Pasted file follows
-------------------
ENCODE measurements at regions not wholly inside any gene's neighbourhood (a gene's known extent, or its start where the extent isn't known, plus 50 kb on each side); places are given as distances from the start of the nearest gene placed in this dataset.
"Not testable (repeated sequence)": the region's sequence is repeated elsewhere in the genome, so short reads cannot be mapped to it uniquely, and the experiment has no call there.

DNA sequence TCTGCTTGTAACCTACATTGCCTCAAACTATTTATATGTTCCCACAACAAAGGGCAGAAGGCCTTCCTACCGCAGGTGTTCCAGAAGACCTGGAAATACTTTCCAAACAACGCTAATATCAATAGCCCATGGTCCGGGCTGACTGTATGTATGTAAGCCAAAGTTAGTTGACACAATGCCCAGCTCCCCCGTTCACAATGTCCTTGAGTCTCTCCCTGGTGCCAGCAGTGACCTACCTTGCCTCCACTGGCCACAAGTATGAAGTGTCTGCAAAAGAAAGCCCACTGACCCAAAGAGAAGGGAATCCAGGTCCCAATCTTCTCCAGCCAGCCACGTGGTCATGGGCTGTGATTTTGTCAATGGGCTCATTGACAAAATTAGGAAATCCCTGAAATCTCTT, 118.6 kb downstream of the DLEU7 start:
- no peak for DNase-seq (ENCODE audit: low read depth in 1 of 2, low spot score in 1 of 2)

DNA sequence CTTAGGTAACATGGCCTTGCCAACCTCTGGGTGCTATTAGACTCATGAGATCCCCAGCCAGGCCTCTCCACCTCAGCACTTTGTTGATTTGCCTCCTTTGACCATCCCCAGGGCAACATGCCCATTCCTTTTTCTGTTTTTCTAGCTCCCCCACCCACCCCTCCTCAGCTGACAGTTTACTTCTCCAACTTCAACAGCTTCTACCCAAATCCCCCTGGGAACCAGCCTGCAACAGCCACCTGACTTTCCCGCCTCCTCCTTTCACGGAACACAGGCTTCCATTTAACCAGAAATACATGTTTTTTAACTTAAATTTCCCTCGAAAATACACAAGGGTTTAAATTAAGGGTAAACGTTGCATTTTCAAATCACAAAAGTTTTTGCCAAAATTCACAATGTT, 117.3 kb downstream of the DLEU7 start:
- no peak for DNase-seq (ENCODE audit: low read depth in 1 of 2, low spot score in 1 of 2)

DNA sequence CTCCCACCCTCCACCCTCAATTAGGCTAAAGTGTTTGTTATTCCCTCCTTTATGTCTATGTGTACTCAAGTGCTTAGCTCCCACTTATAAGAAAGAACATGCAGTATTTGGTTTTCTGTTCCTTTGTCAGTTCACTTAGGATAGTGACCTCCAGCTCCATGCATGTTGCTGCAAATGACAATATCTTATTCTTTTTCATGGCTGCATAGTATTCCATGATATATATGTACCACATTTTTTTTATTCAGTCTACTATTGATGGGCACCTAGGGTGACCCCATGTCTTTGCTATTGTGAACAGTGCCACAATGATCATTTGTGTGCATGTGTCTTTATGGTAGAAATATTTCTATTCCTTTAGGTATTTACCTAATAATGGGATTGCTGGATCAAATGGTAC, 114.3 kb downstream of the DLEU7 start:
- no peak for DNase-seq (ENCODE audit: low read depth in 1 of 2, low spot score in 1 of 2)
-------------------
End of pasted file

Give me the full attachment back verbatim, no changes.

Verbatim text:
ENCODE measurements at regions not wholly inside any gene's neighbourhood (a gene's known extent, or its start where the extent isn't known, plus 50 kb on each side); places are given as distances from the start of the nearest gene placed in this dataset.
"Not testable (repeated sequence)": the region's sequence is repeated elsewhere in the genome, so short reads cannot be mapped to it uniquely, and the experiment has no call there.

DNA sequence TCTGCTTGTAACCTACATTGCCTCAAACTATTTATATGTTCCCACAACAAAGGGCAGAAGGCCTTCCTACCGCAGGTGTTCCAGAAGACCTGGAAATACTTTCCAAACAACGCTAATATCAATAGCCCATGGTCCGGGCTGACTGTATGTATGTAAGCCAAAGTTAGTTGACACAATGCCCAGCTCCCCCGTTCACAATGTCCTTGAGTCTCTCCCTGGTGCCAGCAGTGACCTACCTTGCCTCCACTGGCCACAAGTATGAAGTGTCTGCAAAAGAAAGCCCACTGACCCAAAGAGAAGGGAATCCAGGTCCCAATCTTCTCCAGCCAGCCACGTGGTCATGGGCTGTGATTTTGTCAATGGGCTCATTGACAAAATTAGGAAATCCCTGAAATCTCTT, 118.6 kb downstream of the DLEU7 start:
- no peak for DNase-seq (ENCODE audit: low read depth in 1 of 2, low spot score in 1 of 2)

DNA sequence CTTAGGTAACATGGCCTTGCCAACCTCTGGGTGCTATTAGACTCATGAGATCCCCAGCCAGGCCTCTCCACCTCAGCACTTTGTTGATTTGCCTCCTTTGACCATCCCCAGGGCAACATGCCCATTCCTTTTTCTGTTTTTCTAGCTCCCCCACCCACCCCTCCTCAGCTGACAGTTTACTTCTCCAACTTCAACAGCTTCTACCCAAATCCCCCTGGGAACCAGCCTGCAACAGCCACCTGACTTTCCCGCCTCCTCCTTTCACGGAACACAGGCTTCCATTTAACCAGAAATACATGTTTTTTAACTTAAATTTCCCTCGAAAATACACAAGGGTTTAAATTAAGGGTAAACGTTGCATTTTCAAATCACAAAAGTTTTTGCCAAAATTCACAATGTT, 117.3 kb downstream of the DLEU7 start:
- no peak for DNase-seq (ENCODE audit: low read depth in 1 of 2, low spot score in 1 of 2)

DNA sequence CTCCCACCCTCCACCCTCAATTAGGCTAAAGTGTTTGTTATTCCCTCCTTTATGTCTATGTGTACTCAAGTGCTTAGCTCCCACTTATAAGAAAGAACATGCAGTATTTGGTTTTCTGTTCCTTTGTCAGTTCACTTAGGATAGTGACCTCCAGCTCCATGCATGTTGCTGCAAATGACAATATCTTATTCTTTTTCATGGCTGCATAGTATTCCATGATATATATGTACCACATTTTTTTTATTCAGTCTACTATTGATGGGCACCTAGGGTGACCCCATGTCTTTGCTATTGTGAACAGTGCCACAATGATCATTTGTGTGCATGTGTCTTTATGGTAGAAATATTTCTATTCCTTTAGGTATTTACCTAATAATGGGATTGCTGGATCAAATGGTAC, 114.3 kb downstream of the DLEU7 start:
- no peak for DNase-seq (ENCODE audit: low read depth in 1 of 2, low spot score in 1 of 2)